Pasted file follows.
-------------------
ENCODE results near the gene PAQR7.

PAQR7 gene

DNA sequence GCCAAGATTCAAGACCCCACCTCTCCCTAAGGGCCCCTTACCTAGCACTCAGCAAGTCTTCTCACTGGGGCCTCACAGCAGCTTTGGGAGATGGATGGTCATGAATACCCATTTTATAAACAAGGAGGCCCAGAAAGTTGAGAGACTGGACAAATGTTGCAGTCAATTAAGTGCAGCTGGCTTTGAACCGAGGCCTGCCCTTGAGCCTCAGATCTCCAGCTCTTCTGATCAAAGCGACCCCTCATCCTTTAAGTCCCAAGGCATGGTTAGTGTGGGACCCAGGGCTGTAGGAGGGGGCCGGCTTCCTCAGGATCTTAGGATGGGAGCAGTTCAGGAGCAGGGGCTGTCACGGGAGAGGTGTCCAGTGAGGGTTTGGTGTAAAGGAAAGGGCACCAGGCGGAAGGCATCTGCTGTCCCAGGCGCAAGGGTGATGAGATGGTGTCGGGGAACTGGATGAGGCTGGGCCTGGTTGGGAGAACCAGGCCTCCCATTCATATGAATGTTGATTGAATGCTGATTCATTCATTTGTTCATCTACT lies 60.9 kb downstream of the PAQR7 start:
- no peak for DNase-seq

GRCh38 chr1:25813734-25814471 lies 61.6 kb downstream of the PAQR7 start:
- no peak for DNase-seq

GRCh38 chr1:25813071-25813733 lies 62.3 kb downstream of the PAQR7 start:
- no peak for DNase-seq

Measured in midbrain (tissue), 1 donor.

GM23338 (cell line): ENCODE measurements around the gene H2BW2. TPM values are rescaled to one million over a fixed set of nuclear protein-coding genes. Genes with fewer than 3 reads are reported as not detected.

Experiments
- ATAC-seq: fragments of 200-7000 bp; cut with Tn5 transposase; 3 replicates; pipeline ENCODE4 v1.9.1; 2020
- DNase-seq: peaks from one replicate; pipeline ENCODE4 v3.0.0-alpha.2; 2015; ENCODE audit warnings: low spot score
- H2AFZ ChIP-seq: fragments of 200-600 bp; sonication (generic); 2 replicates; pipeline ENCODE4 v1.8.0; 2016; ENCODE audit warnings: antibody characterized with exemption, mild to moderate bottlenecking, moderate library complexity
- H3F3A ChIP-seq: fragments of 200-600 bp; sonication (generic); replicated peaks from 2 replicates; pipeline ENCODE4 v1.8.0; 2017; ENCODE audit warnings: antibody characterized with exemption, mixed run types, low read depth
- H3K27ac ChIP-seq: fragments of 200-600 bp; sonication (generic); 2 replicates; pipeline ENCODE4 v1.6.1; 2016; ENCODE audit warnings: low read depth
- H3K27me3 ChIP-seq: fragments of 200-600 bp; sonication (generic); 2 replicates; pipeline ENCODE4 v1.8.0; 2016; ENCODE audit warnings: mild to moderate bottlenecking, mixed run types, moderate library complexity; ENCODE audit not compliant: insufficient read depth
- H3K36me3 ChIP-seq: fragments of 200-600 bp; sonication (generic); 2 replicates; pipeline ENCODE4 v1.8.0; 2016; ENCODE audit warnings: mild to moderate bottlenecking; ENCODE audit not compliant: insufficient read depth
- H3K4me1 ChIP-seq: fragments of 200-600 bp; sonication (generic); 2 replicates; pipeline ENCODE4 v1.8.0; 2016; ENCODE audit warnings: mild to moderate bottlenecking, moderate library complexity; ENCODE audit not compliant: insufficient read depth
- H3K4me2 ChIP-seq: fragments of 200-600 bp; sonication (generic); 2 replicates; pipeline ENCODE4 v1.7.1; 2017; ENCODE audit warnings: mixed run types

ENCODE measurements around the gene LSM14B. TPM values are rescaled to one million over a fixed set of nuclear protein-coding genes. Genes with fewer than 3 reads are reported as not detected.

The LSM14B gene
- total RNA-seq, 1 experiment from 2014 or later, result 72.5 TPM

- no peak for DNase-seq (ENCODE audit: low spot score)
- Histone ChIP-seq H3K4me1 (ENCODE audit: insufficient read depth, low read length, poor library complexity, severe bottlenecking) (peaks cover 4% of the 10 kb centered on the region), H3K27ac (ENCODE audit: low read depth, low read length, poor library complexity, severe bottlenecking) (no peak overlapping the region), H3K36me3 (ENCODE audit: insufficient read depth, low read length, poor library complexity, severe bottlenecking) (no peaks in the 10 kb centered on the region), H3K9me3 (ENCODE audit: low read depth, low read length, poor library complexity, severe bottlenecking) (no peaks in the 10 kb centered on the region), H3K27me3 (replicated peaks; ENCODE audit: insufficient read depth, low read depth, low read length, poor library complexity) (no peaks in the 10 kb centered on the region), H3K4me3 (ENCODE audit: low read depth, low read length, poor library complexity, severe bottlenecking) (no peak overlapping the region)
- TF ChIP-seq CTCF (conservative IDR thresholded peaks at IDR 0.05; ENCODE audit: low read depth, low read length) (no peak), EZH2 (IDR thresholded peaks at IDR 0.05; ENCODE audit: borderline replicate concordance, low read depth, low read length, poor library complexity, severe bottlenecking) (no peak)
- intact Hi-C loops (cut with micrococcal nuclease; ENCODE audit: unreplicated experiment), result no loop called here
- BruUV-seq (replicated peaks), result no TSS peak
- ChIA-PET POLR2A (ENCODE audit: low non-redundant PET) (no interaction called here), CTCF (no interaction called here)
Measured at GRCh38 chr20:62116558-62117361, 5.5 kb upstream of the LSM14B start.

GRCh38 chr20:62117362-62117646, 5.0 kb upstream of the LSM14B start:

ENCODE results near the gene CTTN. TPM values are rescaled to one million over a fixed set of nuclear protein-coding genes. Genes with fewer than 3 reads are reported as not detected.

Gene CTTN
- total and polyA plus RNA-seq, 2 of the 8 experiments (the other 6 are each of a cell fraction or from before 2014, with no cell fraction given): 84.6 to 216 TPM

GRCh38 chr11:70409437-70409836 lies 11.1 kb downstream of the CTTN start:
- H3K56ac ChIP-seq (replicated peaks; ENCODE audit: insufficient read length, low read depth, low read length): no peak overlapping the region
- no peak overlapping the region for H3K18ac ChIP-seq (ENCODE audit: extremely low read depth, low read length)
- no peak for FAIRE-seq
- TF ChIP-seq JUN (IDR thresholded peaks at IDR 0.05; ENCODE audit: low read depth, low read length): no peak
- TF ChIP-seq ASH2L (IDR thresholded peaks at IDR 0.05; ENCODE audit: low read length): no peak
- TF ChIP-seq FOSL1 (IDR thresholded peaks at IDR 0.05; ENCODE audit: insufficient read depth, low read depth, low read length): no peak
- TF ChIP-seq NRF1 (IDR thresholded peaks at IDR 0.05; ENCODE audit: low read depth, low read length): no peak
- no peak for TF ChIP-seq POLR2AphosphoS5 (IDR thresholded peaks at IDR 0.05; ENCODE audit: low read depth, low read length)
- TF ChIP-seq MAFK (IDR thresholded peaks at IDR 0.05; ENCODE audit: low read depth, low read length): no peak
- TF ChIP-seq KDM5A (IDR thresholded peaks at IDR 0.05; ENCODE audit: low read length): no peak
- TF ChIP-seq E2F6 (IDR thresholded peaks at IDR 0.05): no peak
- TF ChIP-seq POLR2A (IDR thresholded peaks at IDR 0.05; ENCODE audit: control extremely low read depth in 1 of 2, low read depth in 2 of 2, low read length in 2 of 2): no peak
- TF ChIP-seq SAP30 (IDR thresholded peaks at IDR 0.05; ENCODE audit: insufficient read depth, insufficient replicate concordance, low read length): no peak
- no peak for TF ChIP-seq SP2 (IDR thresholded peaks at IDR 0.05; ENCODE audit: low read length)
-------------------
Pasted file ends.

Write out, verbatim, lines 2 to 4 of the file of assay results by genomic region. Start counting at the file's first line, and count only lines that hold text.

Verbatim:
PAQR7 gene

DNA sequence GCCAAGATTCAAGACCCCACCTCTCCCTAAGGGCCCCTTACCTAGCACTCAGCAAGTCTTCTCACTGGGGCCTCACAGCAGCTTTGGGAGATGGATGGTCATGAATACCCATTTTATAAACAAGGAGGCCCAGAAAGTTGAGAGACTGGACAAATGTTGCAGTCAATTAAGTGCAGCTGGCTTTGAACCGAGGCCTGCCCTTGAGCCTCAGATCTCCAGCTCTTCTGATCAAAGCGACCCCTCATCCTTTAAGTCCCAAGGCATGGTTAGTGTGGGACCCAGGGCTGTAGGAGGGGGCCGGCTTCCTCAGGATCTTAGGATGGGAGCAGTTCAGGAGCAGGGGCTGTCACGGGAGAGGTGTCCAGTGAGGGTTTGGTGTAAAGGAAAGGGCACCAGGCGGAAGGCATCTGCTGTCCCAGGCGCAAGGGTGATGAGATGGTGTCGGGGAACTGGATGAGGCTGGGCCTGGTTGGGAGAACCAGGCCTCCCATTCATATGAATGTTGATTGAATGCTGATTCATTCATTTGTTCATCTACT lies 60.9 kb downstream of the PAQR7 start:
- no peak for DNase-seq